At long last, we’re returning to existentialism after an initial foray into it with Camus. We’ve previously covered Sartre talking about phenomenology and the self, and also Kierkegaard talking about the self and values, so those are related, as is Heidegger’s talk about being-in-the-world and our proper attitude towards Being. Oh, and Buber also talked about the primacy of “the Other” in making sense of ourselves, and this general discussion of “self” continued in many of the above and was key in one of our Hegel episodes.
“Existentialism” is an amorphous term that is used in many ways; it connotes primarily the experience of me, now, facing life, including my own death. Well, that’s pretty much one end of philosophy, isn’t it, or rather the center, where the periphery is made up of various subjects that we throw ourselves into, studying them with some analytical apparatus like that of science, or history, or mathematics. Any time philosophy becomes urgent, becomes about facing the human condition and trying not to be distracted or otherwise self-deceived, then you’re talking about existentialism, so it’s not surprising that you could have Christian existentialists and Buddhist existentialists… ones that emphasize being-unto-death and those that on the other hand emphasize living live fully in the face of death (in this case, there’s kinship to romanticism). Some of the most famous philosophers described as part of the historical movement of “existentialism” didn’t themselves accept that appellation, perhaps because of that very amorphous and consequently shallow way that the term was tossed around as a cultural movement.
Sartre, for a while at least, willingly adopted the term, and in “Existentialism as Humanism” characterized it in a way easy for people to understand and repeat: “existence precedes essence.” Taken literally, this means there is no human nature: there is no human “essence.” But of course, there are facts about us that can be and are recorded: anthropology isn’t based on an illusion. Sartre’s claim is not about the science of psychology but about how we experience ourselves, and the upshot is that we–as thinking, acting beings–are a spontaneity. Even though I can look at your behavior and say “I knew you would do that based upon your character,” that’s not how we experience things ourselves; we always feel (if we’re honest with ourselves, an important qualification) that we could have done something differently, and Sartre thinks the same even goes for how we react emotionally, how we judge things. Yes, there are objective things in the world that present barriers to action, e.g. maybe I have a disability, but those things simply serve as the raw medium by which we ourselves create our worlds: I can see my disability as a challenge, or as a nuisance, or my cross to bear, or an undeserved affliction. This freedom to interpret the world does not take place in a vacuum as if I were creating a fantasy world from scratch, but just as in action, when I can choose this or that path, the objective matter of the world gives me choices re. what I’ll even call a “path.”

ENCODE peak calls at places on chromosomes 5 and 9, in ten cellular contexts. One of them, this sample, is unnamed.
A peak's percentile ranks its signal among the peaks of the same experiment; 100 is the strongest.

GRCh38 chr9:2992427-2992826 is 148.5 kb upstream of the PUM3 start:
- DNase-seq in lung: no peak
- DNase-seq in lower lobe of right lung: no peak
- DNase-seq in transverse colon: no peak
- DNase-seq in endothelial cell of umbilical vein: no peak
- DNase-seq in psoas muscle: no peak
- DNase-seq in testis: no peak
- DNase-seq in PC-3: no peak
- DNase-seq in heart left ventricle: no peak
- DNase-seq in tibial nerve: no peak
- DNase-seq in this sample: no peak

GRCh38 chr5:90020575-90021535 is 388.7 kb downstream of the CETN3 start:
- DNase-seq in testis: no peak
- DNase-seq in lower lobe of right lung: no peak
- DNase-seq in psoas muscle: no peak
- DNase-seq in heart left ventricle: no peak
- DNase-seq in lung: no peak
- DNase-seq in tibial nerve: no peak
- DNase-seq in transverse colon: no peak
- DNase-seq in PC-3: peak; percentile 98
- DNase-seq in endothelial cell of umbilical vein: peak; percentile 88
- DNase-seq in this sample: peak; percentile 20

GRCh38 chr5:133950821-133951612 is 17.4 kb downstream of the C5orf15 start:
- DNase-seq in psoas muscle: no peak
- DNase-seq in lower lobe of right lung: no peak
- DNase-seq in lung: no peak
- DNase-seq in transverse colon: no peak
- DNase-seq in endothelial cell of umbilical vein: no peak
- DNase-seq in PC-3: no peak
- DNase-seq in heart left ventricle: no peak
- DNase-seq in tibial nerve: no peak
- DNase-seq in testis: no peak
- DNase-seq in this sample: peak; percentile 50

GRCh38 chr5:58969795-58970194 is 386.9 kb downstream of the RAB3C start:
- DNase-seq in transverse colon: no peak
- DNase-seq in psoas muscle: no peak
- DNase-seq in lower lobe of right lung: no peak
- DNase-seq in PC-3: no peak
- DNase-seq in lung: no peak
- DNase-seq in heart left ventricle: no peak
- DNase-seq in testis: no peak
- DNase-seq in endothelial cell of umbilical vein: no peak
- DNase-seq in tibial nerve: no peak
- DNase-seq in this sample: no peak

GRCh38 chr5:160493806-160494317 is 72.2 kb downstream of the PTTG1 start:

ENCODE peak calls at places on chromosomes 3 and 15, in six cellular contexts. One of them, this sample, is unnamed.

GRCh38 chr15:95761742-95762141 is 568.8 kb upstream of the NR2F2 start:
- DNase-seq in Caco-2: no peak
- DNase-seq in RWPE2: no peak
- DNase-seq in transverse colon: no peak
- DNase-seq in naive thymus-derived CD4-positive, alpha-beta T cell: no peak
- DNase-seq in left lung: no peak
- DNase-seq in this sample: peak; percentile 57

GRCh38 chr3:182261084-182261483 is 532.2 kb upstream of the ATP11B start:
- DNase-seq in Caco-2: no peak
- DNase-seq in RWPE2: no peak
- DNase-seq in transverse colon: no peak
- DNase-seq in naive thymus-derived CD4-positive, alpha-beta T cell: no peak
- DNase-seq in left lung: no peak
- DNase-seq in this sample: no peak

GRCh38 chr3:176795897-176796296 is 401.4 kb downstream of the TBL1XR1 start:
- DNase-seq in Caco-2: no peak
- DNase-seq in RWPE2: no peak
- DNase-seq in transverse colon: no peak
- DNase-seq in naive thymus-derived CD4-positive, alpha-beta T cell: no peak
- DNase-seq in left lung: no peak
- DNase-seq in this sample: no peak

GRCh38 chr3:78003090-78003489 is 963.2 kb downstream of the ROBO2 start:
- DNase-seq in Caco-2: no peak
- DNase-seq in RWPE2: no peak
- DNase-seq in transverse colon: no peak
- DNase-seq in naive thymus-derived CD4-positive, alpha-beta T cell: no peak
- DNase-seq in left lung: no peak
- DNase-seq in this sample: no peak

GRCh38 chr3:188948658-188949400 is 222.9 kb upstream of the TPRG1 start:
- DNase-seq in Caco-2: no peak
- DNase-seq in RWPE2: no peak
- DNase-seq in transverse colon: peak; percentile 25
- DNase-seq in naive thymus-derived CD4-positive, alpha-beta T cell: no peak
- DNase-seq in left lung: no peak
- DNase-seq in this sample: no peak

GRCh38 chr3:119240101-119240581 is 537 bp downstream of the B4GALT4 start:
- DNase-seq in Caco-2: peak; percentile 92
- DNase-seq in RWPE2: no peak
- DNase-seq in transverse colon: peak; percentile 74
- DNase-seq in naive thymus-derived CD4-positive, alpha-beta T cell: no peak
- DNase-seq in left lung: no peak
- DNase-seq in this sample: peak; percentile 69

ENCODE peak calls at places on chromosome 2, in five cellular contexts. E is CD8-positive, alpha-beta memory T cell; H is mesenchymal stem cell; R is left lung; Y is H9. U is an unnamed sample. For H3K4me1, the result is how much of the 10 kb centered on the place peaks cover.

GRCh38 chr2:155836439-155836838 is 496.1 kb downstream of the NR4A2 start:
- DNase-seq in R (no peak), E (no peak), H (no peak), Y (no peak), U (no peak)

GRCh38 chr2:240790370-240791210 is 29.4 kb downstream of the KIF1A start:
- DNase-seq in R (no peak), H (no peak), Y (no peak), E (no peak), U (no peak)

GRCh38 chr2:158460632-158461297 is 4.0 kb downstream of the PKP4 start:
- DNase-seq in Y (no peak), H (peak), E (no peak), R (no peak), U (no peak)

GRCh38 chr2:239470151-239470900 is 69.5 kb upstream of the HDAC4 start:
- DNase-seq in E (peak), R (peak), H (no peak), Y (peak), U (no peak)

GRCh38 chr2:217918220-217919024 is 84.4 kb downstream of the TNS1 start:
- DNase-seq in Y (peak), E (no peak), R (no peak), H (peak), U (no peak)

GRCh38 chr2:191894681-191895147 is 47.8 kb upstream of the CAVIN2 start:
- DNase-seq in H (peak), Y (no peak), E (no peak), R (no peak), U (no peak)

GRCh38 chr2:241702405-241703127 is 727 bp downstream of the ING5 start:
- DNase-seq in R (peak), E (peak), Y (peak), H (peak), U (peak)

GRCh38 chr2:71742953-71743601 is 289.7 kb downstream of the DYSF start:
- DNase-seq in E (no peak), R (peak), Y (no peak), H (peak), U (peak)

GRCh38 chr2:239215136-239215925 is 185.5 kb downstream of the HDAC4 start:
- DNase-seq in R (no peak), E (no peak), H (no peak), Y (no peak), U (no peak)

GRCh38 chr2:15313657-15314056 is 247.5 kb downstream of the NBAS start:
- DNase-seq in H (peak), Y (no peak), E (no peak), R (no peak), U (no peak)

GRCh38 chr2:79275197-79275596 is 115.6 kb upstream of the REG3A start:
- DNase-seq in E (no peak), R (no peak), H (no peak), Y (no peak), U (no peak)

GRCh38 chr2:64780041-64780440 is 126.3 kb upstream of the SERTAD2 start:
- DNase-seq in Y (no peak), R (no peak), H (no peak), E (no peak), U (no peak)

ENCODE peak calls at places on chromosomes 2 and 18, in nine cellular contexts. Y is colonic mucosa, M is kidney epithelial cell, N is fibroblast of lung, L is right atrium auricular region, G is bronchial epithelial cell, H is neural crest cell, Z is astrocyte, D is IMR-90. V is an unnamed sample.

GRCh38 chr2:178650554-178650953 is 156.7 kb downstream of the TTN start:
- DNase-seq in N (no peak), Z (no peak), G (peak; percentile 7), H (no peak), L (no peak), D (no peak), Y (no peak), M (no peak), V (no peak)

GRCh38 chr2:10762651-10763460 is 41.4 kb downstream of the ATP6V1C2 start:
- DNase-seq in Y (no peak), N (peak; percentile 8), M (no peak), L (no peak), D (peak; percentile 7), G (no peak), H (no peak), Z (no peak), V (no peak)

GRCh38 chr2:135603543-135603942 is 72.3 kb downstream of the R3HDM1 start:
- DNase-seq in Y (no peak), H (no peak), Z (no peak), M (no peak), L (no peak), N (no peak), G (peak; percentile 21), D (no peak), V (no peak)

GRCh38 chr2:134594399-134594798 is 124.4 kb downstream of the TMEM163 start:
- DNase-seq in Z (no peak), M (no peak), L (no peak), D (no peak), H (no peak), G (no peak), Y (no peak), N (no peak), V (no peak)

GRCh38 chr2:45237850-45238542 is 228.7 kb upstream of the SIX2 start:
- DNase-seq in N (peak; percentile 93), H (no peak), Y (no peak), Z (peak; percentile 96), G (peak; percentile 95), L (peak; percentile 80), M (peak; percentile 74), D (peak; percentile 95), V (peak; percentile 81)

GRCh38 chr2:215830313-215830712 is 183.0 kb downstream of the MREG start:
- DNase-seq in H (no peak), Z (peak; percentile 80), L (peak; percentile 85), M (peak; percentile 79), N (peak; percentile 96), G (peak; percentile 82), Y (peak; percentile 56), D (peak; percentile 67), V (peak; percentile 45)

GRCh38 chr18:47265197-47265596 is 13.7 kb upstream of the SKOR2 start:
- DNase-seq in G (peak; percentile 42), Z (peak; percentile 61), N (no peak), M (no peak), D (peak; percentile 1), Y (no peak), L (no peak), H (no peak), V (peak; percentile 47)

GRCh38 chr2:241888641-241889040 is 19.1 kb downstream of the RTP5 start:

To use Heidegger’s term, these objective things about me are my “facticity,” but we shouldn’t acknowledge as primary this distinction between the brute given in my experience (e.g. the fact of my disability) and the stance I (freely, according to Sartre) take towards this given. As we’ve emphasized in many podcasts, there is no such thing as a brute given: being-in-the-world is our primary experience, and even the talk of consciousness vs. the world is a matter of creating abstractions that end up distorting this experience. The upshot is that despite (or because of) facticity, despite “my character” being an object in the world (visible to others really much more directly than I’m visible to myself) built over time as I perform actions, I’m still responsible for my own situation: it’s “my fault” that I am who I am with the attitude and reputation that I have, despite this not having been a matter of deliberation on my part, and despite there being a lot of apparent luck involved in my ending up where I am.